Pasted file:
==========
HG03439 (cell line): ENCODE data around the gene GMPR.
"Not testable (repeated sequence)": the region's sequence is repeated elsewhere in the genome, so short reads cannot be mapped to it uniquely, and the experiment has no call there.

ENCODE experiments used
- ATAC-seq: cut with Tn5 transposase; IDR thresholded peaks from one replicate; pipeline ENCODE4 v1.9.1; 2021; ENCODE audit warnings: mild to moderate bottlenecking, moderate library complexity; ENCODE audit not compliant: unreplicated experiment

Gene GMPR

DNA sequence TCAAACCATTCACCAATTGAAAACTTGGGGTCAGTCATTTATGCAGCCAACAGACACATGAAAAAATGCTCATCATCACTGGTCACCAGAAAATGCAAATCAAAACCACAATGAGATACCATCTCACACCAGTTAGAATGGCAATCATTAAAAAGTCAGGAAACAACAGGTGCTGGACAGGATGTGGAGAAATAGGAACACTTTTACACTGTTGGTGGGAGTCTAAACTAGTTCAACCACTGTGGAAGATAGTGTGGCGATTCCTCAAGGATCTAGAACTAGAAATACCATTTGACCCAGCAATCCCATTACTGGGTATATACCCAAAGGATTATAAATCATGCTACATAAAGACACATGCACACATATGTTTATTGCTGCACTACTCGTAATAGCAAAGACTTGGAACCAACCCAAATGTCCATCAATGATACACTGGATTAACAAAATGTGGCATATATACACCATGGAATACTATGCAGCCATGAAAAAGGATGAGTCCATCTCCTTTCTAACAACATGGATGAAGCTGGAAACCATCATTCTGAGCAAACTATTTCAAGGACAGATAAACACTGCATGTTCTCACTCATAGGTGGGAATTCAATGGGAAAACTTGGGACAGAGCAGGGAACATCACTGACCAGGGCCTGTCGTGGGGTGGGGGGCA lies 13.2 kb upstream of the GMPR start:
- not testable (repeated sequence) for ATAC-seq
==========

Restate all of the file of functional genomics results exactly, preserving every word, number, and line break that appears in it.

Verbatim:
HG03439 (cell line): ENCODE data around the gene GMPR.
"Not testable (repeated sequence)": the region's sequence is repeated elsewhere in the genome, so short reads cannot be mapped to it uniquely, and the experiment has no call there.

ENCODE experiments used
- ATAC-seq: cut with Tn5 transposase; IDR thresholded peaks from one replicate; pipeline ENCODE4 v1.9.1; 2021; ENCODE audit warnings: mild to moderate bottlenecking, moderate library complexity; ENCODE audit not compliant: unreplicated experiment

Gene GMPR

DNA sequence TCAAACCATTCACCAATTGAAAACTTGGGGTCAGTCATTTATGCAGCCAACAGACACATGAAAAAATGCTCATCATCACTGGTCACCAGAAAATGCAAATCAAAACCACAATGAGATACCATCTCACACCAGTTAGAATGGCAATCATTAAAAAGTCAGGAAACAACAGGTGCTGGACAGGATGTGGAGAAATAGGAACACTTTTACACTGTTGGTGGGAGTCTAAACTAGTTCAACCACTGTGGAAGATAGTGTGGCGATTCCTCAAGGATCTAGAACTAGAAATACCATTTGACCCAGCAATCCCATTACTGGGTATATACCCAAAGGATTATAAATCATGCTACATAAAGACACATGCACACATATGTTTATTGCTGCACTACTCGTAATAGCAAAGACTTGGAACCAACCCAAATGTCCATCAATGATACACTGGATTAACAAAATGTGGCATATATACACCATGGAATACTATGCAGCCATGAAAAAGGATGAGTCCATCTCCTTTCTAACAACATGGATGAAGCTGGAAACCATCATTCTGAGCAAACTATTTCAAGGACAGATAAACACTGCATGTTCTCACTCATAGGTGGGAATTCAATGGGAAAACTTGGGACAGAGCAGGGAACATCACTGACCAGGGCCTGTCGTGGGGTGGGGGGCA lies 13.2 kb upstream of the GMPR start:
- not testable (repeated sequence) for ATAC-seq